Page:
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HIMSS 2014 in Review

The HIMSS conference is so big, with so many different kinds of attendees and exhibitors that it's almost impossible to have one big theme for any given year. Yet the question of theme for any given HIMSS is something we all talk about. The themes one perceives are at least partially defined by our own interests and area of focus. Consequently, the #HIMSS14 themes for me were: The shifting product and value proposition focus of many of the vendors I track, The tension between spot solutions and enterprise solutions, and The big buzz word of the show, population health....

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Defining the Point of Care Market

It's useful to segment and analyze markets for developing company and product strategy or analyzing competitor's actions. Such an exercise helps illuminate why companies and markets do what they do - and what they might do in the future. In getting ready for this year's HIMSS in Orlando, I've been thinking about the point of care (PoC) market. At the first Medical Device Connectivity conference in 2009, I defined the PoC market as the workflow and data associated with direct patient care in nursing units, the ED, surgery and related areas. This contrasts with EMRs managing orders, diagnostics, capturing...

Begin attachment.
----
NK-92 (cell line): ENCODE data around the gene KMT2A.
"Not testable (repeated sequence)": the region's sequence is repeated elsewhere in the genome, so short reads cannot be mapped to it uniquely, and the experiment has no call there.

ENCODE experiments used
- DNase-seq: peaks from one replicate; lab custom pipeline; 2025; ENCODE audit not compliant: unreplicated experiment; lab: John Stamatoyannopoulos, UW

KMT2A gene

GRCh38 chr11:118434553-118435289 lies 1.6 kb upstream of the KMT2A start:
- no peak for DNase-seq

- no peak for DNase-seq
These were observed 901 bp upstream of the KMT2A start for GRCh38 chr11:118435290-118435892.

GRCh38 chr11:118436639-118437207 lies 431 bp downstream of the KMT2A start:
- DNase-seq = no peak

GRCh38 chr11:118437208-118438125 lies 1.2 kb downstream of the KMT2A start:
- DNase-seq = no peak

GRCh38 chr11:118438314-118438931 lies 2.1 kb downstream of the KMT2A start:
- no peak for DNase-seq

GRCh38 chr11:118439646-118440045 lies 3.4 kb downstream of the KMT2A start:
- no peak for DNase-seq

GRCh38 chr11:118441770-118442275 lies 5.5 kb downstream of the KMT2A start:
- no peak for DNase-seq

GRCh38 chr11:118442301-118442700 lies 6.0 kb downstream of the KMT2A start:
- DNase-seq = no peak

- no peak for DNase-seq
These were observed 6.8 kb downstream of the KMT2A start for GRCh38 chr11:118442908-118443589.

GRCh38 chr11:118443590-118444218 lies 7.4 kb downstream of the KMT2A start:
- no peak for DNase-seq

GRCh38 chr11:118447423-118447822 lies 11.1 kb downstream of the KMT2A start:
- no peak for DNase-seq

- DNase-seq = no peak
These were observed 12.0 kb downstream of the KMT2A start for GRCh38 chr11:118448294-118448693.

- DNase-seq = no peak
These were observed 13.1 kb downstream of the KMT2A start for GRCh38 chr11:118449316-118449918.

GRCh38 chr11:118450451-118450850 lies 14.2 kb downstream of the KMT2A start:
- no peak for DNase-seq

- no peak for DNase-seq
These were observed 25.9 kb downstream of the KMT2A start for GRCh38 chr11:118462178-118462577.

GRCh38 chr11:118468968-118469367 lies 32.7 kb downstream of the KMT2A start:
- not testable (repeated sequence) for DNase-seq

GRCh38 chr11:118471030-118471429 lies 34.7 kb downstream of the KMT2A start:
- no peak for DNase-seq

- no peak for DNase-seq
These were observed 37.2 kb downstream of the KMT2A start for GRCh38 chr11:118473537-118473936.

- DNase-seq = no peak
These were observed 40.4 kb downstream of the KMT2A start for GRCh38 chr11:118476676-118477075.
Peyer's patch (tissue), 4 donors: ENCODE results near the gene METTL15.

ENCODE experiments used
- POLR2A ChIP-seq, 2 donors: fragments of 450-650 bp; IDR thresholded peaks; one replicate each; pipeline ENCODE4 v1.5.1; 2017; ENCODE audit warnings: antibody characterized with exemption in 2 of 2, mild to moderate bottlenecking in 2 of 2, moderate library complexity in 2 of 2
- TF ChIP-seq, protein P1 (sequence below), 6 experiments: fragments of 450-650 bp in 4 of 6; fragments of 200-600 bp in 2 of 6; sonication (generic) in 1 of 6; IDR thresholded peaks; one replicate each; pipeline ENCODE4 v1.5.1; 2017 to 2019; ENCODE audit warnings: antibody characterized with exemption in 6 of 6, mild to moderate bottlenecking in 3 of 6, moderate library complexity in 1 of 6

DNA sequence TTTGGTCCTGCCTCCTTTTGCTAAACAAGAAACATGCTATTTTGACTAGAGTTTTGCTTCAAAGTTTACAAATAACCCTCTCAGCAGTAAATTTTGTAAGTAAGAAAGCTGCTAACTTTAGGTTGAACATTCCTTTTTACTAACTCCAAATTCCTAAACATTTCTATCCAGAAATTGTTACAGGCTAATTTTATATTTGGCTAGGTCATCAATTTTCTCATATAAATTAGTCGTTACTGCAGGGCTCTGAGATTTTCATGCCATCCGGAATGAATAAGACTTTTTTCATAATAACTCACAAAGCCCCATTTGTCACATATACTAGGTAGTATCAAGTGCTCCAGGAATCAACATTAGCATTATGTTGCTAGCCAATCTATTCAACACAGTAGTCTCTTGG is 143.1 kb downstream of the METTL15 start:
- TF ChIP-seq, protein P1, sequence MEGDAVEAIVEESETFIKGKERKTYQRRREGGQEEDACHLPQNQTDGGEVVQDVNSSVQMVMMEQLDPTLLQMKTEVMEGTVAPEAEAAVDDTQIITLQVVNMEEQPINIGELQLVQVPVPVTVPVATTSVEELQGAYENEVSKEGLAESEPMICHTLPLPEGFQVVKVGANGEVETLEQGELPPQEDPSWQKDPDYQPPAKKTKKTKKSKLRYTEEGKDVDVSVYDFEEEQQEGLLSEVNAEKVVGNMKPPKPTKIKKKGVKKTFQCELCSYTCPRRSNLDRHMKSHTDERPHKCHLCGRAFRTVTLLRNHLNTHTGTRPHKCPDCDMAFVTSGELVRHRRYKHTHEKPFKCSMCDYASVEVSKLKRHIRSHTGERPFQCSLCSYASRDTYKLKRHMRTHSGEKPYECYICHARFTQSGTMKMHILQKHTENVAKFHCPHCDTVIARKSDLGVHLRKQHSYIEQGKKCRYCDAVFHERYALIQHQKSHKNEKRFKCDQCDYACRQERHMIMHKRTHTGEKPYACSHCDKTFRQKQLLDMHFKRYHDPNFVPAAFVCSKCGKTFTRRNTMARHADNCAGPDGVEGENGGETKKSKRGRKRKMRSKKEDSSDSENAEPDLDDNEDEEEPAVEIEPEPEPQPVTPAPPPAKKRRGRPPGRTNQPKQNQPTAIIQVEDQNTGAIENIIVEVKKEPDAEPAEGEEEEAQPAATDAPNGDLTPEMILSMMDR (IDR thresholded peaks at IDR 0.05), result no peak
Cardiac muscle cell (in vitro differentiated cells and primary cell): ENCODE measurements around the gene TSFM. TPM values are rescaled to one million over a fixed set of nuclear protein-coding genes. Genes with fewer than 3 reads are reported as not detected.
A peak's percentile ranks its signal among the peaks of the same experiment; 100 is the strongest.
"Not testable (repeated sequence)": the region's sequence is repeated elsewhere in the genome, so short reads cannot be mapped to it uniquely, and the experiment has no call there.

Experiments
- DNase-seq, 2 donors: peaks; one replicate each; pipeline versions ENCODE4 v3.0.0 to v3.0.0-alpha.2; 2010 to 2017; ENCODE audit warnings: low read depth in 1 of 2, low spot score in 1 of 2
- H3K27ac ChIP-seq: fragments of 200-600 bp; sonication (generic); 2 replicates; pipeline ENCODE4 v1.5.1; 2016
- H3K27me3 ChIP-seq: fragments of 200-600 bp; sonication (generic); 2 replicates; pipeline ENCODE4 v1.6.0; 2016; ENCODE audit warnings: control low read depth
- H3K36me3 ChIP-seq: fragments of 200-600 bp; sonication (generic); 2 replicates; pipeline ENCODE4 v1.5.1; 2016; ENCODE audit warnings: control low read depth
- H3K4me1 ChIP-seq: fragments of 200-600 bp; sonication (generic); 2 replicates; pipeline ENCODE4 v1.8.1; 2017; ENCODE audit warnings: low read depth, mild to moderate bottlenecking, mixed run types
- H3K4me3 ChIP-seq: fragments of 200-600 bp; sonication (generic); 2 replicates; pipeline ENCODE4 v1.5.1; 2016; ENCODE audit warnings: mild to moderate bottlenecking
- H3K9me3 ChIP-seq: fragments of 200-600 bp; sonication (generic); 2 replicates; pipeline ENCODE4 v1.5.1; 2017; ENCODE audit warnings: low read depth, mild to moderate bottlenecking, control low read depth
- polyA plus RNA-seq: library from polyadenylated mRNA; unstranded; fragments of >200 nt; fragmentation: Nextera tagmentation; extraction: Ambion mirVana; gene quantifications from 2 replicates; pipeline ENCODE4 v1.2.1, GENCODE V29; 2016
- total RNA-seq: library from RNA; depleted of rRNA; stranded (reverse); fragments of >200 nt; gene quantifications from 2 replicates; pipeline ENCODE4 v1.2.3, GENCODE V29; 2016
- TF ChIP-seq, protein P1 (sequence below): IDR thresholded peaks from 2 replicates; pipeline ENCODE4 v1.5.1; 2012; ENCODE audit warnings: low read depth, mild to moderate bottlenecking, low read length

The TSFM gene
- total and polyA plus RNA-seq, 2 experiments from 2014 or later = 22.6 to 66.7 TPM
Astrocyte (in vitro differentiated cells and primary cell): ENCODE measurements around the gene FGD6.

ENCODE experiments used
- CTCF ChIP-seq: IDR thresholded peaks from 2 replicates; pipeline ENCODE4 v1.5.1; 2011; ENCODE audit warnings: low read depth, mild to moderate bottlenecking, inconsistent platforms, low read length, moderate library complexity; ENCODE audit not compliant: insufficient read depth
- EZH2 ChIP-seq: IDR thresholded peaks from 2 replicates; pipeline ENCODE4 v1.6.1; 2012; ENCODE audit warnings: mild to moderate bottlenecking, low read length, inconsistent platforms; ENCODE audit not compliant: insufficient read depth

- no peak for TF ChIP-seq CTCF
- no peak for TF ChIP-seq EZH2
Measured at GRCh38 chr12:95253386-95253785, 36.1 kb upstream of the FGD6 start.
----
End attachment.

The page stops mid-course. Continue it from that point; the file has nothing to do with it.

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Patient Context Workflow

Connectivity enabled medical devices send patient data right out of the medical device to a network, be it a body area network, cellular broadband network, home or enterprise network. The network then conveys this medical device data to databases and applications that store, display and manipulate the data. When a medical device is directly attached to a patient, there is no question as to which patient the device data belongs. As soon as the data leaves the actual medical device via the serial port or a network connection, the association of that data with a particular patient is no longer obvious. Much of the data used in establishing and maintaining patient association or patient context comes from, or is stored in, the patient management database. Patient management workflow is an important enabling component in the overall connectivity solution and key to patient context management. It is critical to reliably know that the data from a medical device belongs to a particular patient. If the data is not associated with any patient it's worthless; should the data be associated with the wrong patient it could be deadly. When patient data from patient A is misidentified as belonging to patient B, patient A can miss out on a life saving clinical intervention that is mistakenly applied to patient B. In this example, patient A may die due to a lack of...